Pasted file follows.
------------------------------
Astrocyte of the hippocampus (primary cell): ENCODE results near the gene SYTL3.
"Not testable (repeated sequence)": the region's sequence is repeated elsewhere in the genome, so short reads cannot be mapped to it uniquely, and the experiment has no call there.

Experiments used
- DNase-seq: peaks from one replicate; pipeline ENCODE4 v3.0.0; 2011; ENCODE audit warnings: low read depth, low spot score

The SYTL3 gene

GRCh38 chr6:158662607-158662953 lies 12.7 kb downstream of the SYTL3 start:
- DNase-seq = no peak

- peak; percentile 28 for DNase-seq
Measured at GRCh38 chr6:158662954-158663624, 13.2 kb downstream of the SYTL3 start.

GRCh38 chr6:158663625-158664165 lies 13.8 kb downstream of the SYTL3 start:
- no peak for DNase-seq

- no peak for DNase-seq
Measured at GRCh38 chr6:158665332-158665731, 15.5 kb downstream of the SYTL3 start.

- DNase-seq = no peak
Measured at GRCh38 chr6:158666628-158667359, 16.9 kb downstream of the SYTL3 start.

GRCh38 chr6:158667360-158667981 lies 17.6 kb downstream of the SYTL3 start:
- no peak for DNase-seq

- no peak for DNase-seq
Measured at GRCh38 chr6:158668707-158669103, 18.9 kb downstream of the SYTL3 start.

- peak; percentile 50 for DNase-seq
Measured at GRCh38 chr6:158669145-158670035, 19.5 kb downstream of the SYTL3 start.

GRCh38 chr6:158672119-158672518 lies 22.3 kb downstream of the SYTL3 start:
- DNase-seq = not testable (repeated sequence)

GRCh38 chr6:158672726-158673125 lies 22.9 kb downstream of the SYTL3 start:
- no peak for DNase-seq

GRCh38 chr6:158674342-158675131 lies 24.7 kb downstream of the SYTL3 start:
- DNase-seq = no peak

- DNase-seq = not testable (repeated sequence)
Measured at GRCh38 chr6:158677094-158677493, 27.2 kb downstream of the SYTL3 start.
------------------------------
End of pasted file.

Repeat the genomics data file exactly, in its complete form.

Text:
Astrocyte of the hippocampus (primary cell): ENCODE results near the gene SYTL3.
"Not testable (repeated sequence)": the region's sequence is repeated elsewhere in the genome, so short reads cannot be mapped to it uniquely, and the experiment has no call there.

Experiments used
- DNase-seq: peaks from one replicate; pipeline ENCODE4 v3.0.0; 2011; ENCODE audit warnings: low read depth, low spot score

The SYTL3 gene

GRCh38 chr6:158662607-158662953 lies 12.7 kb downstream of the SYTL3 start:
- DNase-seq = no peak

- peak; percentile 28 for DNase-seq
Measured at GRCh38 chr6:158662954-158663624, 13.2 kb downstream of the SYTL3 start.

GRCh38 chr6:158663625-158664165 lies 13.8 kb downstream of the SYTL3 start:
- no peak for DNase-seq

- no peak for DNase-seq
Measured at GRCh38 chr6:158665332-158665731, 15.5 kb downstream of the SYTL3 start.

- DNase-seq = no peak
Measured at GRCh38 chr6:158666628-158667359, 16.9 kb downstream of the SYTL3 start.

GRCh38 chr6:158667360-158667981 lies 17.6 kb downstream of the SYTL3 start:
- no peak for DNase-seq

- no peak for DNase-seq
Measured at GRCh38 chr6:158668707-158669103, 18.9 kb downstream of the SYTL3 start.

- peak; percentile 50 for DNase-seq
Measured at GRCh38 chr6:158669145-158670035, 19.5 kb downstream of the SYTL3 start.

GRCh38 chr6:158672119-158672518 lies 22.3 kb downstream of the SYTL3 start:
- DNase-seq = not testable (repeated sequence)

GRCh38 chr6:158672726-158673125 lies 22.9 kb downstream of the SYTL3 start:
- no peak for DNase-seq

GRCh38 chr6:158674342-158675131 lies 24.7 kb downstream of the SYTL3 start:
- DNase-seq = no peak

- DNase-seq = not testable (repeated sequence)
Measured at GRCh38 chr6:158677094-158677493, 27.2 kb downstream of the SYTL3 start.